Despite an abundance of criticism surrounding her vision and leadership, that's what a number of woman advocates said Wednesday, after Hewlett-Packard ousted its chief executive.
Fiorina's six-year rein at computer giant HP signaled that a woman could ascend to the top of a leading technology company, observers said, even as women overall have been dropping out of computer careers.
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"She's been a great role model for women in the field," said Melinda O'Neill, director of marketing at software company Decision Design. "It's disappointing that they let her go."
HP said Fiorina's firing stemmed from disagreements over how to execute the company's strategy. During her tenure, Fiorina spearheaded HP's megamerger with rival Compaq Computer. But the company has produced uneven results and has come under pressure to change its business tack.
"While I regret the board and I have differences about how to execute HP's strategy, I respect their decision," Fiorina said in a statement. Her severance package is worth $21.1 million.
Many analysts have criticized Fiorina's leadership, arguing, for example, that she lacked a consistent vision. Nonetheless, a number of proponents for women in the technology and business worlds suggested that she has played an important role in opening doors for women.
Fiorina was one of the most prominent female business executives overall and arguably the leading one in the tech world, though others include eBay's Meg Whitman, Lucent Technologies' Patricia Russo and Xerox's Anne Mulcahy.
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The technology profession has long been largely male, and it has grown even more guy-centric in recent decades. Explanations put forth for this state of affairs range from biological differences between men and women--echoing a theory recently suggested by Harvard's president about women in science--to social factors, including the computing field's reputation as the province of male geeks.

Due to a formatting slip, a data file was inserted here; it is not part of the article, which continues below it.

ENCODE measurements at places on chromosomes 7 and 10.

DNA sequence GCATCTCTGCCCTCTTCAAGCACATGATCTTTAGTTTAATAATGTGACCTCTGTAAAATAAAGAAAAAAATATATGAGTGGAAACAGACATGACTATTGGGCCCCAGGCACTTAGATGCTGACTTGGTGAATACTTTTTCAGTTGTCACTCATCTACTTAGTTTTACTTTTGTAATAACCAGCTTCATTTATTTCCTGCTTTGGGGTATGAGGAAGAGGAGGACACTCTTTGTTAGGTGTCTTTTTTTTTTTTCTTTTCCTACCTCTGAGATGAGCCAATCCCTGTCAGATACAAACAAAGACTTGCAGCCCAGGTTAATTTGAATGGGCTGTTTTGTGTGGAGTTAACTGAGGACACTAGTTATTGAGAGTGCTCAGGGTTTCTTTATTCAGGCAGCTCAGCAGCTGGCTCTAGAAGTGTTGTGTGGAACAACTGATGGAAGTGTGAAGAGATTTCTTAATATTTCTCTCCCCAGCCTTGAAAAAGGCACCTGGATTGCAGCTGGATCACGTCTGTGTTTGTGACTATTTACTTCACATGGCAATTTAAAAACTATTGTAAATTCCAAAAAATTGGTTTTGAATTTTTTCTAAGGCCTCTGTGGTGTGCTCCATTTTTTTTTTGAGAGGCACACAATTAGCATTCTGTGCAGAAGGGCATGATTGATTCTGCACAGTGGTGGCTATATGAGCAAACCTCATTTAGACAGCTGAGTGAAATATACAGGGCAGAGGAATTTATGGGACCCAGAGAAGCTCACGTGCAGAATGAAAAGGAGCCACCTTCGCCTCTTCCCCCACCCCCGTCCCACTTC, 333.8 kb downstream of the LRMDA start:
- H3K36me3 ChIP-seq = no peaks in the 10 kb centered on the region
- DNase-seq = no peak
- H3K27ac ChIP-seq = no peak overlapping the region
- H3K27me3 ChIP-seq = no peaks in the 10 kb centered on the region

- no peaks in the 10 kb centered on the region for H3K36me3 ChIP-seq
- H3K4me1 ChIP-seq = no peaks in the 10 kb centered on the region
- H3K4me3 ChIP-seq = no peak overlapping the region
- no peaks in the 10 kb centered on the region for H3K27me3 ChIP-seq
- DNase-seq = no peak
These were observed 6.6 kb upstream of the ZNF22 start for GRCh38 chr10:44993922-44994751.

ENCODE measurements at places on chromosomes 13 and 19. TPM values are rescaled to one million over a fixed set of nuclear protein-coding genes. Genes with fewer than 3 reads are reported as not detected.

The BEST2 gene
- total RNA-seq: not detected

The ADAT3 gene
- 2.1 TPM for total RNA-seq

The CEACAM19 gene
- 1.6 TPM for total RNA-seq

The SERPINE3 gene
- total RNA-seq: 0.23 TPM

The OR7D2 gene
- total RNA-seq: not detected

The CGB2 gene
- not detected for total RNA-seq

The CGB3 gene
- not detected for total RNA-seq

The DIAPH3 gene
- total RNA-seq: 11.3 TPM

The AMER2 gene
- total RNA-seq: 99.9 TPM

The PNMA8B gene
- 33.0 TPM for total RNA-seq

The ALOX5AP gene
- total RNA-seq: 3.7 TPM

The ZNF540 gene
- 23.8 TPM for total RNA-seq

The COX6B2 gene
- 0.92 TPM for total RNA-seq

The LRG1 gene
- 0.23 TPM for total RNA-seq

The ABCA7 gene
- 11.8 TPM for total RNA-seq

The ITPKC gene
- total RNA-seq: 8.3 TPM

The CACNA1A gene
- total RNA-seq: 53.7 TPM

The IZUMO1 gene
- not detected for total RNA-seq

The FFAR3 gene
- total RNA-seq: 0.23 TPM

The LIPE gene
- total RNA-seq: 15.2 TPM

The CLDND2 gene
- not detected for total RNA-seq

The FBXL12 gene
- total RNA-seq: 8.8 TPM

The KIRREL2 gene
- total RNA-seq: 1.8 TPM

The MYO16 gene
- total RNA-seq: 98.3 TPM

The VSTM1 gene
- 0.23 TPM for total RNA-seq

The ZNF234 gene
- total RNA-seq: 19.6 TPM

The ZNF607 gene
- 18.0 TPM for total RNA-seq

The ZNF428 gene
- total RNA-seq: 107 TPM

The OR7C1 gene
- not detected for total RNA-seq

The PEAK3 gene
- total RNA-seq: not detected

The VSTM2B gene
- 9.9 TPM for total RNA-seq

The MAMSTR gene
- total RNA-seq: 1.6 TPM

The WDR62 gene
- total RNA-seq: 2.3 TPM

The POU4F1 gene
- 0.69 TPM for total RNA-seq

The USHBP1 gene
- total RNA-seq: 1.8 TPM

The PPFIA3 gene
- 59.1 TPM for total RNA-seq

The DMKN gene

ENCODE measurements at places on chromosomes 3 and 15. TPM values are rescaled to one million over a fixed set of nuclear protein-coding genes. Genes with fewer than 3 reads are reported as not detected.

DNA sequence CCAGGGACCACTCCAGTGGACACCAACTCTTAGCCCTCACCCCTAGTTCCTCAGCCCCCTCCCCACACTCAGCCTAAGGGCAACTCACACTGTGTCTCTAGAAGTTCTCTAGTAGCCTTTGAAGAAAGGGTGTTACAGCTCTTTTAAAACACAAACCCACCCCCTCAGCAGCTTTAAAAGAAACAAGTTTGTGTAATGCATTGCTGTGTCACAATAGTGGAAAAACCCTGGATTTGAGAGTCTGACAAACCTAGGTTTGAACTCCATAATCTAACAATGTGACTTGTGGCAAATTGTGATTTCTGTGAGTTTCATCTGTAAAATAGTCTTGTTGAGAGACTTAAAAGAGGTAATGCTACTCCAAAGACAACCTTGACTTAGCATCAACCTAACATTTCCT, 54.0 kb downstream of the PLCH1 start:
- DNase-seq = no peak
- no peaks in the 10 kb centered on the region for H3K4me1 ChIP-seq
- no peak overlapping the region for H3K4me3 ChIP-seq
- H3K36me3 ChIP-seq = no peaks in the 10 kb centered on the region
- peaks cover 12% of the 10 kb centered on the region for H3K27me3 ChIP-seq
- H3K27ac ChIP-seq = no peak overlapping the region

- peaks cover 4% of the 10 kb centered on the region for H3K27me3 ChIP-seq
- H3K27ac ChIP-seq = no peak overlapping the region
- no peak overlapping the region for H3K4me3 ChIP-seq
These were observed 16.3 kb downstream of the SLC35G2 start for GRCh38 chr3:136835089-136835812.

It's rare for women to run large businesses, but leadership in the technology industry is particularly male-dominated, according to a 2003 report by Catalyst, a group that pushes to increase the presence of women in senior management roles.
While women comprised 12.4 percent of Fortune 500 companies' boards overall, they accounted for just 9 percent of high-tech company boards in that set, according to Catalyst. The group also found that an important barrier to women's advancement in high technology is that "women feel isolated because they lack role models, networks and mentors."
Fiorina has been an important example of what women can achieve, said Carol Muller, chief executive of MentorNet, a group that pairs women in science and engineering with mentors working in the industry. Stereotypes about women still have to be overcome, she argued, noting that just a few decades ago, many top schools were closed to women.
Fiorina was in a hot spotlight as a female executive, but she did not shy away from talking about fairness issues such as gender-based bias, Muller said. "She did a wonderful job of speaking out on a wide variety of business topics as well as playing a leadership role in the broader community," she said.
Laura Roden, president of the Silicon Valley Association of Startup Entrepreneurs, said she doesn't worry about women being discouraged by Fiorina's departure. But she fears that men who discount women's abilities will be emboldened. "I think it's a terrible thing for the progress of women in top executive positions," Roden said.
Roden doubts that HP's board was motivated by sexism in booting Fiorina. That view is shared by Sally Crawford, president of the Silicon Valley Chapter of the Alliance of Technology and Women, which advocates for more women in executive roles.
Crawford said Fiorina was the first woman to become president, CEO and chairperson of a major corporation. She has already left a lasting impression, Crawford added. But she suggests that Fiorina is far from done. Crawford has no doubt that HP's deposed chief will bounce back in some new incarnation.
"I expect something greater," she said.